John Jeavons in California grows an awful lot of food in a very small space, but he is also embedded in a larger system which is fossil fuel dependent.

            As becomes clear when one reads Kunstler’s novels of a post-collapse future, the problems generated by pervasive theft and violence may be limiting factors. We have made relatively law abiding, peaceful societies which are currently dependent on fossil fuels. So how much a peace-loving biological farmer using few inputs can actually produce may not be the limiting factor.

            I come back to gardening. Anyone who has learned a lot about biological methods with low inputs is likely to be better off than someone abjectly dependent on industrial supply chains.

            Don Stewart

  24. Adam says:

    From “Der Spiegel”:

    Ultimate Reality TV: A Crazy Plan for a Mars Colony


    If his greatest wish is fulfilled, then Stephan Günther will one day die on Mars. Günther has applied to take part in a unique voyage to our neighboring planet. A return trip is not part of the deal. Conceiving the journey as one-way makes it vastly more feasible and less expensive. A Dutch foundation, led by businessman Bas Lansdorp, is behind the idea.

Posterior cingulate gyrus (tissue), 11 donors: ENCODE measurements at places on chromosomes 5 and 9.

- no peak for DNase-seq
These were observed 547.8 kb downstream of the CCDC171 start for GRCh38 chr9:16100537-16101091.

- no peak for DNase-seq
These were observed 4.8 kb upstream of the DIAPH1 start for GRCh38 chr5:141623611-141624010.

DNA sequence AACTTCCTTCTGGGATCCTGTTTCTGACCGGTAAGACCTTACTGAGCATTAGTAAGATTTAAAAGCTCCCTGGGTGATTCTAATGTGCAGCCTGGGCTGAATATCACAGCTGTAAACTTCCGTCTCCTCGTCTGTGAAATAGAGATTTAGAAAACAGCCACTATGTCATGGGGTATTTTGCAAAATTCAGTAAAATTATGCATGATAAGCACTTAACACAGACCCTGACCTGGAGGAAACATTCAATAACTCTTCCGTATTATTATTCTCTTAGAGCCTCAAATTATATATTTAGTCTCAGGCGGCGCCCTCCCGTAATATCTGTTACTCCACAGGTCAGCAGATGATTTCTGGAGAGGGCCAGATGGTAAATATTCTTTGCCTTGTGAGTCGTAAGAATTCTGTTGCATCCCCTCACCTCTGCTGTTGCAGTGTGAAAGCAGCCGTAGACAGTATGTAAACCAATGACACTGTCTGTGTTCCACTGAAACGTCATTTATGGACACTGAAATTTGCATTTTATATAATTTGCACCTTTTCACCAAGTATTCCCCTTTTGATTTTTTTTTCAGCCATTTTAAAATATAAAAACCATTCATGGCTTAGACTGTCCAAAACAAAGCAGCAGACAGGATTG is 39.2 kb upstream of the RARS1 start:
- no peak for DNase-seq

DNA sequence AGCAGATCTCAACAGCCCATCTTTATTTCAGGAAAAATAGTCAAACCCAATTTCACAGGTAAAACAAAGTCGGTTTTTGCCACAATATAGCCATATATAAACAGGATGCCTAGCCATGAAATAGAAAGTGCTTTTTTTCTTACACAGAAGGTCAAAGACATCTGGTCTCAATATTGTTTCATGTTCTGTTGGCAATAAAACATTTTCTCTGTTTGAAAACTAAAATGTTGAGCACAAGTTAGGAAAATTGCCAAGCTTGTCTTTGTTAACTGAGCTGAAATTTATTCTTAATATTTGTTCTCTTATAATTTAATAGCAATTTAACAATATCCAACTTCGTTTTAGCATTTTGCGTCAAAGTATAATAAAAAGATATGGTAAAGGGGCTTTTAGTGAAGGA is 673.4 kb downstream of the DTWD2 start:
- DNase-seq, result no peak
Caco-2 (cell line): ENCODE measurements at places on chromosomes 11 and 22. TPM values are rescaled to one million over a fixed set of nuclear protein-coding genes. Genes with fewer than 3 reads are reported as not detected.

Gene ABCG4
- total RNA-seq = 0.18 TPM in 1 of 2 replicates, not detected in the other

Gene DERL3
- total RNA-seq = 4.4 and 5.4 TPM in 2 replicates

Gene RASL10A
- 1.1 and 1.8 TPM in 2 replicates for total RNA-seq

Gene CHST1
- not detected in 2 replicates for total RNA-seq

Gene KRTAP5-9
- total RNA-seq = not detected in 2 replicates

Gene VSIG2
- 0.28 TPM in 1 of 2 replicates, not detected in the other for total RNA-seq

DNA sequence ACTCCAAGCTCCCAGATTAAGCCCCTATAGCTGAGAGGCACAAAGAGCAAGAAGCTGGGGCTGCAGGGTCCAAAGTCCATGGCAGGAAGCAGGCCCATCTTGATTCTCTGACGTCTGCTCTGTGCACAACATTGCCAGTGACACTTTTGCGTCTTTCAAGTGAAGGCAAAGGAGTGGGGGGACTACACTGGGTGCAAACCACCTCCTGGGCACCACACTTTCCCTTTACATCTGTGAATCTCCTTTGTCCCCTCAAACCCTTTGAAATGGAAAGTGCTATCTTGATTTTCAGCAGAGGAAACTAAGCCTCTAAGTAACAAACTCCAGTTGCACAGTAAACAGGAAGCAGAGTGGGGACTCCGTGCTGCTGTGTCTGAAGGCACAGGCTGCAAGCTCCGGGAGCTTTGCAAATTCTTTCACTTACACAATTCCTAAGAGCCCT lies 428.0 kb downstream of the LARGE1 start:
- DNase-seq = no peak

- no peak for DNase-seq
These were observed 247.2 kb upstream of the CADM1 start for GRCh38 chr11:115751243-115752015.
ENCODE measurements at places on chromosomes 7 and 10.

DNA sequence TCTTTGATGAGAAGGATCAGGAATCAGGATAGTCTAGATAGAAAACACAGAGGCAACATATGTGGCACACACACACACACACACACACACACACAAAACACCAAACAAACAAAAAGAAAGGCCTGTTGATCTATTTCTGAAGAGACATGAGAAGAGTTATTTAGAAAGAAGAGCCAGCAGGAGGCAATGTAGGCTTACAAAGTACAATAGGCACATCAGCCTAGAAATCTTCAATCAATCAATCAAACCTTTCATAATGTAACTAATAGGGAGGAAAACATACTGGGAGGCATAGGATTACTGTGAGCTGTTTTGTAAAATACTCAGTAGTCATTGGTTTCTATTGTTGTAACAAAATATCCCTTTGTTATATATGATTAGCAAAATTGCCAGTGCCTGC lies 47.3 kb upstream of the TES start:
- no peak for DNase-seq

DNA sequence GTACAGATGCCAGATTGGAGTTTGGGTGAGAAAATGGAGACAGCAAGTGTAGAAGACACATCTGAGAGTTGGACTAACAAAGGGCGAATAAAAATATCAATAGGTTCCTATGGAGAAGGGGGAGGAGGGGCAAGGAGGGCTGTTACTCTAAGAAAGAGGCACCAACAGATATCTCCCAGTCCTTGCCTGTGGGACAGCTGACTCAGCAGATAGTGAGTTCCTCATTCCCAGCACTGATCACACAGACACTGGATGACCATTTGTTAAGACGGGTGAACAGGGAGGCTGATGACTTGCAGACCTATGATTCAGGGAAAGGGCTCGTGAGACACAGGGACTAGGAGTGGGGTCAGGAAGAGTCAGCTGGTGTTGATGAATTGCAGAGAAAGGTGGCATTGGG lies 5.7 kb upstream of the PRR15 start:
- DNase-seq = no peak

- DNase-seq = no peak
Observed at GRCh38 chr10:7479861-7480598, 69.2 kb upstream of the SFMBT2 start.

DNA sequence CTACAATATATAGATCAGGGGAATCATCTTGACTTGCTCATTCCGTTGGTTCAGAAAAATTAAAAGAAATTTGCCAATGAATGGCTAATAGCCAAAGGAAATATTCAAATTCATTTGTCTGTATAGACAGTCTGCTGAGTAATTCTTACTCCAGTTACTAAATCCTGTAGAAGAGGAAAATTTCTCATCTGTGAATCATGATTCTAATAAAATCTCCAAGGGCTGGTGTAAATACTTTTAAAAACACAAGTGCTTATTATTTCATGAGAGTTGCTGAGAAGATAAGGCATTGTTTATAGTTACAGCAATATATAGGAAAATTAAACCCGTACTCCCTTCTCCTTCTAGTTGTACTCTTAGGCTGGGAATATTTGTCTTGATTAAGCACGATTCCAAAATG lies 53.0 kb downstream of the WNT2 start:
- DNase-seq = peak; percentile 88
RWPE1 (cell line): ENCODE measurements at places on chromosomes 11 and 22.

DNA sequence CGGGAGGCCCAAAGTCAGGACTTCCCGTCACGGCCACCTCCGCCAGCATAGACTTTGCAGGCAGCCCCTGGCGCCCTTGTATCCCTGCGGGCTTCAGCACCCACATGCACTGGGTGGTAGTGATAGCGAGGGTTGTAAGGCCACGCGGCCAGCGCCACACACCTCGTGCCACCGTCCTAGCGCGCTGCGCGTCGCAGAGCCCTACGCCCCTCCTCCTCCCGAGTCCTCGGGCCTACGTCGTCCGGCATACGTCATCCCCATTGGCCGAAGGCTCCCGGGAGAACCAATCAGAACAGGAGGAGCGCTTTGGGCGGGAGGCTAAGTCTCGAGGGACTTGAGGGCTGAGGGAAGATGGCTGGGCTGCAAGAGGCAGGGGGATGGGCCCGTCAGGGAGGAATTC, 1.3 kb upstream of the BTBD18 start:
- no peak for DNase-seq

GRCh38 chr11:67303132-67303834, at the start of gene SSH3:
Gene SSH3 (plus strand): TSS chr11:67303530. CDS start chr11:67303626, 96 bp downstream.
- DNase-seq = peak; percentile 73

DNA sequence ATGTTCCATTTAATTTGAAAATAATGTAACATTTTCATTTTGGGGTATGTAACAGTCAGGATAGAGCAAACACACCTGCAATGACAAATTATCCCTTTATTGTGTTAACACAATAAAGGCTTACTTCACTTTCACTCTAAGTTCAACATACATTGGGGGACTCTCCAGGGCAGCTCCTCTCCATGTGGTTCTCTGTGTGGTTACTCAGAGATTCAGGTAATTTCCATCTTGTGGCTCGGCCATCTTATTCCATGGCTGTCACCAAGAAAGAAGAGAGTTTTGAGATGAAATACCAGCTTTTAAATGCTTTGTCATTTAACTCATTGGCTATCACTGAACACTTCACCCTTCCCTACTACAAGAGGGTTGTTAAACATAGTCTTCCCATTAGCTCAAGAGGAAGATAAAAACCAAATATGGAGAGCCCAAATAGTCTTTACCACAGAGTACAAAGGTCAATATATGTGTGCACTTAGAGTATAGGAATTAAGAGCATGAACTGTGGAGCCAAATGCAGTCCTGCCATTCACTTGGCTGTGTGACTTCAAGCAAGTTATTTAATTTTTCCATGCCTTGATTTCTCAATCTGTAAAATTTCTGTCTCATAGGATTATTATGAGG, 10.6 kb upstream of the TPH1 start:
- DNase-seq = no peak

Günther has always wanted to fly to the stars, even going so far as to build himself a space capsule out of cardboard boxes as a child. Inside, he carefully drew an instrument panel, cut holes so he could see out and tipped a chair onto its back for the pilot’s seat. “Even when the weather was good,” Günther says. “The other boys would be playing football outside, but I would be flying in my capsule.”

    Endemol (which created “Big Brother”) has already snapped up the broadcasting rights for the candidate selection process. The plan calls for 25 teams of four to then battle it out, with the six best set to begin survival training next year. “We need people who have a lot to lose but want to go anyway.”

    Once the adventurers finally reach their destination, a sedentary life will be forced upon them. Each settler will only have 40 square meters (430 square feet) at his or her disposal. “In Holland, we also hardly go out for half the winter,” says Pamela Nicoletatos of Rotterdam. Ludwig from Bonn has an affinity for everything cosmic and sees himself as an “ambassador of a new world order.” [Oh-oh – it’s starting again – Adam]. Steve from Switzerland insists that he is physically fit enough, noting that he is among the world’s best at “distance water sliding over four hours” — a discipline that is included in the Guinness Book of World Records and which requires a particularly tough backside.